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Effects of Paternal Presence and Family Stability on Child Cognitive Performance

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  • Terry-Ann Craigie

    (Michigan State University)

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    Abstract

    This study uses data from the Fragile Families and Child Wellbeing Study (FFCWS) to examine the effects of a father?s presence on the cognitive performance of his pre-school aged child. Cognitive performance is measured by the Peabody Picture Vocabulary Test (PPVT), a well-known indicator of cognitive ability and academic readiness for young children. Like previous studies, the richness of the data is exploited by including numerous covariates in the OLS regression model. In addition, the study also employs a Proxy Variable-OLS Solution to dealing with the problem of omitted variable bias. Subsequently, causal inferences can be made from the empirical findings. The study finds two distinct effects of paternal presence based on whether the child belongs to a stable versus disruptive family structure. The empirical results indicate that cognitive outcomes are statistically similar for children in stable single-parent and stable two-parent family households. However, disruptive family structures, characterized by a father?s partial presence in the home, are shown to have deleterious effects on cognitive performance compared to a stable single-parent family structure where the father has never even been present. One profound implication of these findings is the importance of family stability above family structure in producing positive child outcomes. Moreover, there is suggestive evidence that the effect of disruptive paternal presence is significantly larger for girls than for boys.

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    File URL: http://crcw.princeton.edu/workingpapers/WP08-03-FF.pdf
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    Bibliographic Info

    Paper provided by Princeton University, Woodrow Wilson School of Public and International Affairs, Center for Research on Child Wellbeing. in its series Working Papers with number 1015.

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    Date of creation: Mar 2008
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    Handle: RePEc:pri:crcwel:wp08-03-ff

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    1. Keith Finlay & David Neumark, 2008. "Is Marriage Always Good for Children? Evidence from Families Affected by Incarceration," NBER Working Papers 13928, National Bureau of Economic Research, Inc.
    2. Kevin Lang & Jay L. Zagorsky, 2001. "Does Growing up with a Parent Absent Really Hurt?," Journal of Human Resources, University of Wisconsin Press, vol. 36(2), pages 253-273.
    3. James J. Heckman, 2000. "Policies to Foster Human Capital," JCPR Working Papers 154, Northwestern University/University of Chicago Joint Center for Poverty Research.
    4. Cynthia Osborne & Sara McLanahan, 2007. "Partnership Instability and Child Well-being," Working Papers 946, Princeton University, Woodrow Wilson School of Public and International Affairs, Center for Research on Child Wellbeing..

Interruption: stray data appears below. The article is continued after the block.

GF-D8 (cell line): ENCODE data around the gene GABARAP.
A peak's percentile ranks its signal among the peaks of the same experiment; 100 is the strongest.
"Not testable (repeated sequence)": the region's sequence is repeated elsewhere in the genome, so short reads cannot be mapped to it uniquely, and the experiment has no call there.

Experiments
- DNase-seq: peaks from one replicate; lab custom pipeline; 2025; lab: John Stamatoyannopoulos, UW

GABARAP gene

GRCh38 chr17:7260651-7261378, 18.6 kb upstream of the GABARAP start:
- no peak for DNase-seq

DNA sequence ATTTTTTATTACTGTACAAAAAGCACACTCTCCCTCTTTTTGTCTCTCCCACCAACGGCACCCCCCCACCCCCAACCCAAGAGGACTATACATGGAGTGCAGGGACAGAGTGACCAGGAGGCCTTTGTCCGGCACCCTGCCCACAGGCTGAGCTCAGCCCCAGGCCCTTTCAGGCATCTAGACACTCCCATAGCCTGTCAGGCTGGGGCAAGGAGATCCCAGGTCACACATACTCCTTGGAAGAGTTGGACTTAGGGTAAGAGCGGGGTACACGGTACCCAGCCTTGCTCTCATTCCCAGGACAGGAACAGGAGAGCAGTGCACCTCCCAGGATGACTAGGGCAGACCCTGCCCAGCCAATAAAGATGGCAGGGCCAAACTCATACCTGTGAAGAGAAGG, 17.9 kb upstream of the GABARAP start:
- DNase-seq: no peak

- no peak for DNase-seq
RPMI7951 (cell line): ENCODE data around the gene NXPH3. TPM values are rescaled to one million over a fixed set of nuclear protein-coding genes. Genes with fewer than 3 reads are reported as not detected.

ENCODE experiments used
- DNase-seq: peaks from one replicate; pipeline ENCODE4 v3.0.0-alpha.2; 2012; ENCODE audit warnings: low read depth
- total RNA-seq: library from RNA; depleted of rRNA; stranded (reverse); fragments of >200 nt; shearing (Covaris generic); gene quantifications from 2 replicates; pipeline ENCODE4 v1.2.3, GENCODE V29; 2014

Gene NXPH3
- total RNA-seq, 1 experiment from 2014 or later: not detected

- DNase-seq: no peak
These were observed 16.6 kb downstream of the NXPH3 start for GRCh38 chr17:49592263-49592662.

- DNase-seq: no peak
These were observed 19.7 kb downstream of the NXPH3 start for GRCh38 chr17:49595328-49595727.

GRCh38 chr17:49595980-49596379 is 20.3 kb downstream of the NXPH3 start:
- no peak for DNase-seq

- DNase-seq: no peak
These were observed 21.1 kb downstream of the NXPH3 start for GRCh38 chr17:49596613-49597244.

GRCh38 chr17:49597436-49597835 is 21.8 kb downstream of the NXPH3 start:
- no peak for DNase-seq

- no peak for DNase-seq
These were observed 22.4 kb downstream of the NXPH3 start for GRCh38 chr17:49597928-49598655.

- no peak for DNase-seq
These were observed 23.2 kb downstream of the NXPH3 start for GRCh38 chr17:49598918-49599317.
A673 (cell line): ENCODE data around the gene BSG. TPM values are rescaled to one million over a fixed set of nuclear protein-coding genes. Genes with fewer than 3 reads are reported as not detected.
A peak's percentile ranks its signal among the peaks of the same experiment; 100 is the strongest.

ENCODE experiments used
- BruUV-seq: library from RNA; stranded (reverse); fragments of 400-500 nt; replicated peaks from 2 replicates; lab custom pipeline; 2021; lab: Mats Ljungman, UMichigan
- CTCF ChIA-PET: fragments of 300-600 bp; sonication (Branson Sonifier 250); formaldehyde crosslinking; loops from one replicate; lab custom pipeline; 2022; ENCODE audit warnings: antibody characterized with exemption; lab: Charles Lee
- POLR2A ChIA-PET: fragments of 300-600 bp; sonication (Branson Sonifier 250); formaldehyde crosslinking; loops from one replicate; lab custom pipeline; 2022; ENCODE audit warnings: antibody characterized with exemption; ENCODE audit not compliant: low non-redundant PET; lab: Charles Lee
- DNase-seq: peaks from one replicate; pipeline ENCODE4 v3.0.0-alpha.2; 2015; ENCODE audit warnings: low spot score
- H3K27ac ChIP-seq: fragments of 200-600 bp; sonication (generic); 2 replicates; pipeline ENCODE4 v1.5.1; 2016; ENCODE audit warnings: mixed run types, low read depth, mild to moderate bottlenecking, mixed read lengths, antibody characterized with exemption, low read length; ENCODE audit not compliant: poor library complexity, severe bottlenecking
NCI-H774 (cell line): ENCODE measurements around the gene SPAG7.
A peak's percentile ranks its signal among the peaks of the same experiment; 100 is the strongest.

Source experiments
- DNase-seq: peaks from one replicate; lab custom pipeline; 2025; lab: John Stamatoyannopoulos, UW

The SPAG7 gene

5. Jeffrey M. Wooldridge, 1999. "Asymptotic Properties of Weighted M-Estimators for Variable Probability Samples," Econometrica, Econometric Society, vol. 67(6), pages 1385-1406, November.
    6. Heather Antecol & Kelly Bedard, 2002. "Does Single Parenthood Increase the Probability of Teenage Promiscuity, Drug Use and Crime?," Claremont Colleges Working Papers 2002-23, Claremont Colleges.
    7. Gary Painter & David I. Levine, 2000. "Family Structure and Youths' Outcomes: Which Correlations are Causal?," Journal of Human Resources, University of Wisconsin Press, vol. 35(3), pages 524-549.
    8. John F. Ermisch & Marco Francesconi, 2001. "Family structure and children's achievements," Journal of Population Economics, Springer, vol. 14(2), pages 249-270.
    9. Reichman, Nancy E. & Teitler, Julien O. & Garfinkel, Irwin & McLanahan, Sara S., 2001. "Fragile Families: sample and design," Children and Youth Services Review, Elsevier, vol. 23(4-5), pages 303-326.
    10. Eirik Evenhouse & Siobhan Reilly, 2004. "A Sibling Study of Stepchild Well-being," Journal of Human Resources, University of Wisconsin Press, vol. 39(1).
    11. Murnane, Richard J & Maynard, Rebecca A & Ohls, James C, 1981. "Home Resources and Children's Achievement," The Review of Economics and Statistics, MIT Press, vol. 63(3), pages 369-77, August.
    12. G. D. Sandefur & T. Wells, . "Using Siblings to Investigate the Effects of Family Structure on Educational Attainment," Institute for Research on Poverty Discussion Papers 1144-97, University of Wisconsin Institute for Research on Poverty.
    13. Christopher J. Ruhm, 2000. "Parental Employment and Child Cognitive Development," NBER Working Papers 7666, National Bureau of Economic Research, Inc.
    14. Robert Haveman & Barbara Wolfe, 1995. "The Determinants of Children's Attainments: A Review of Methods and Findings," Journal of Economic Literature, American Economic Association, vol. 33(4), pages 1829-1878, December.
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